Themes, Motifs and Symbols

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Themes, Motifs and Symbols

Arthur Miller was called to testify in front of the House Un-American

Activities Committee to name names of communist sympathizers in 1956,

the height of the McCarthy Era. Miller refused to do so and was

heralded by the arts community for his strength of conviction and

loyalty. In 1957, Miller was charged with contempt, a ruling later

reversed by the U.S. Court of Appeals. Miller, like Eddie Carbone, was

faced with the problem of choosing to be American or not, specifically

by naming names of people who were doing (what were considered then)

unlawful acts. Miller's own struggle with this issue is very present

in A View from the Bridge. Unlike Eddie Carbone, Miller chose to be

loyal to his fellow artists, but like Carbone, Miller went against the

cultural consensus at the time. Miller, in the play, has reversed the

scene—rather than the mass culture supporting the extrication of

possible communists, Miller chose to script a community that accepted

and protected unlawful people. The consequences and eventual

repercussions of naming names, for Eddie Carbone, are drastic. Miller

used this play to strongly condemn the McCarthy trials and those who

named the names of innocent artists.

Eddie looses control of his actions in the play. Driven and possessed

by incestuous love for his niece, Eddie resorts to desperate measures

to protect his identity and name in the community. Alfieri's

commentary often remarks on this theme. Alfieri seems constantly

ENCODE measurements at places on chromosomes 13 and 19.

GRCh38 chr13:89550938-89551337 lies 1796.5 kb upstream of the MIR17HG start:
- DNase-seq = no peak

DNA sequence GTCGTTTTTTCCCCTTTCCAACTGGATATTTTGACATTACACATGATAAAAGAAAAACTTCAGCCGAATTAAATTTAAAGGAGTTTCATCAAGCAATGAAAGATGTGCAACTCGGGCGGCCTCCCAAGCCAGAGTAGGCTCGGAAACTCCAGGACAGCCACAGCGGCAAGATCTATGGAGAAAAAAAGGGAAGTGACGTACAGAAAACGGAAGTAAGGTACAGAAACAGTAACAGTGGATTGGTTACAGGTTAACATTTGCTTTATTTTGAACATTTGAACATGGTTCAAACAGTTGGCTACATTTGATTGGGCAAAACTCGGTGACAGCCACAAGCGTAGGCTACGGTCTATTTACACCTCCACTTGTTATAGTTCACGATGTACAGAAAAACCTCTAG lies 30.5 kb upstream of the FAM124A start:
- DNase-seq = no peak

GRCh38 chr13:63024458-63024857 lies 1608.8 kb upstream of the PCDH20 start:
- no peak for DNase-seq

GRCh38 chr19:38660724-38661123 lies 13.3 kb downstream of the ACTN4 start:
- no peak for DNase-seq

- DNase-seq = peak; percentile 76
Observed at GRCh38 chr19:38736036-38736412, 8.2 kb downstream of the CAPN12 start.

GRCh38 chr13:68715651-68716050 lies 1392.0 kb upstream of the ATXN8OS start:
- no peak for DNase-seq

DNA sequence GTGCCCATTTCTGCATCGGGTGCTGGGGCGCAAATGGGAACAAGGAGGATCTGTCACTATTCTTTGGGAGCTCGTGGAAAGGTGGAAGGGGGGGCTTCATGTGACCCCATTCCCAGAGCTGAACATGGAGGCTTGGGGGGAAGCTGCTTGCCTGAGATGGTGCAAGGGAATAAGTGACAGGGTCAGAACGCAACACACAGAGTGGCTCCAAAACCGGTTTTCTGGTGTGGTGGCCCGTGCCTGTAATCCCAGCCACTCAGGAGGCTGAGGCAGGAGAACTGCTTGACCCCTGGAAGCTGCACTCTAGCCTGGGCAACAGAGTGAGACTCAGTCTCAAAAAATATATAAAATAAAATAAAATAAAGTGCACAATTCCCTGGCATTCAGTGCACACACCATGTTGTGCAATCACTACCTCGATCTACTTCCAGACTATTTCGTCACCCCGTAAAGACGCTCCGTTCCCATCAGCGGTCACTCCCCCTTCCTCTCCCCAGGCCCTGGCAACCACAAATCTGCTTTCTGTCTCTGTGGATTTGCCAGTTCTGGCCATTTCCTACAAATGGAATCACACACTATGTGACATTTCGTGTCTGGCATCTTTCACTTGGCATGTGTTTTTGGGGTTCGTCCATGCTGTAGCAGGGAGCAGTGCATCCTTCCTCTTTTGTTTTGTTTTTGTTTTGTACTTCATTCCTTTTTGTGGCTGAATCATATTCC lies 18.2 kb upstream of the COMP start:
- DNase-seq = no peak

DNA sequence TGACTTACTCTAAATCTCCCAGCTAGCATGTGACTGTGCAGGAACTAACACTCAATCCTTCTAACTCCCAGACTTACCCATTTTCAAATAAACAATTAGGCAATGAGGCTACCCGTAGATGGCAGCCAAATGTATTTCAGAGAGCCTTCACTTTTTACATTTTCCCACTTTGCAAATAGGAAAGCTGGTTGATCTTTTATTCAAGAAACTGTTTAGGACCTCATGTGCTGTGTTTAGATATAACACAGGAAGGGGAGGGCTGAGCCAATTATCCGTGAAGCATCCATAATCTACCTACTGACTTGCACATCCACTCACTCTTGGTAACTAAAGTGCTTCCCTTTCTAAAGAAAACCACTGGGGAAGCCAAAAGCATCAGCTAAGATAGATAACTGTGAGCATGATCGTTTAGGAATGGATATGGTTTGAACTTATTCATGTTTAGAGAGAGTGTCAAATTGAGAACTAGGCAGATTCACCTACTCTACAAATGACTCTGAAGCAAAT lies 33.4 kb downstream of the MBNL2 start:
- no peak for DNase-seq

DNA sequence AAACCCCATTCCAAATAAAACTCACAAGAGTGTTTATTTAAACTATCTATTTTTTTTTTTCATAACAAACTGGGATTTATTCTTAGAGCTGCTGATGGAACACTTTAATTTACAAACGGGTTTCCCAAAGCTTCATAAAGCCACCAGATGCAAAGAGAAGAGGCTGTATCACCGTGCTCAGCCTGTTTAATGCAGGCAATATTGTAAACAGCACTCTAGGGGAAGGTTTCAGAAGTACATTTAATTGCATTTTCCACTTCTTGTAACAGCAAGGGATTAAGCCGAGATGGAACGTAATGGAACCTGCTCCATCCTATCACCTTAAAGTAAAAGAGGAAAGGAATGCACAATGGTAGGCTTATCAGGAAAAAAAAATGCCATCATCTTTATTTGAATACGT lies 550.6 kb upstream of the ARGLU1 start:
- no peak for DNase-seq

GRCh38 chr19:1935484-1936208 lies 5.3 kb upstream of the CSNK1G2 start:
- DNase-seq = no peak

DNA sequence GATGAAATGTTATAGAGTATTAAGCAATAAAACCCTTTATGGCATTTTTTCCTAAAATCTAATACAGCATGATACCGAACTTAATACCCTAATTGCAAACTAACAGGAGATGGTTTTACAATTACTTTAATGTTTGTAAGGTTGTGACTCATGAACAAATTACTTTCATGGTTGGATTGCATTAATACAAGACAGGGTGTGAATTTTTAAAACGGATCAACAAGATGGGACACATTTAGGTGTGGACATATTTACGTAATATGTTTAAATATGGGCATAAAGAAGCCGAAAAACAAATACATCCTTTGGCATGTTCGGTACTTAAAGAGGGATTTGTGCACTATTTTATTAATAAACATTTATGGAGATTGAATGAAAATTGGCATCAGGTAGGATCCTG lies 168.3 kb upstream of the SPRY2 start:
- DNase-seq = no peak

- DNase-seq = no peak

amazed by Eddie's actions and his own reactions to the events of the

play. Alfieri sees his own irrational thinking, just as he recognizes

Eddie's irrational behav...

... middle of paper ...

...int as one looking from the

bridge. After some time passes, he is able to process the events and

see the greater societal and moral implications it has for the

community as a whole.

Italy

The origin of the majority of the people in the Red Hook community,

Italy represents homeland, origin and culture. What the country means

to characters greatly varies. Catherine associates Italy with mystery,

romance and beauty. Rodolpho, on the other hand, is actually from

Italy, and thinks it is a place with little opportunity that he would

like to escape from. All of the characters, as much as love the

benefit of living in the U.S., still strongly hold to Italian

traditions and identify it as home. Italy is the basis of the cultural

traditions in Red Hook and unites the community in common social

practices and religion.
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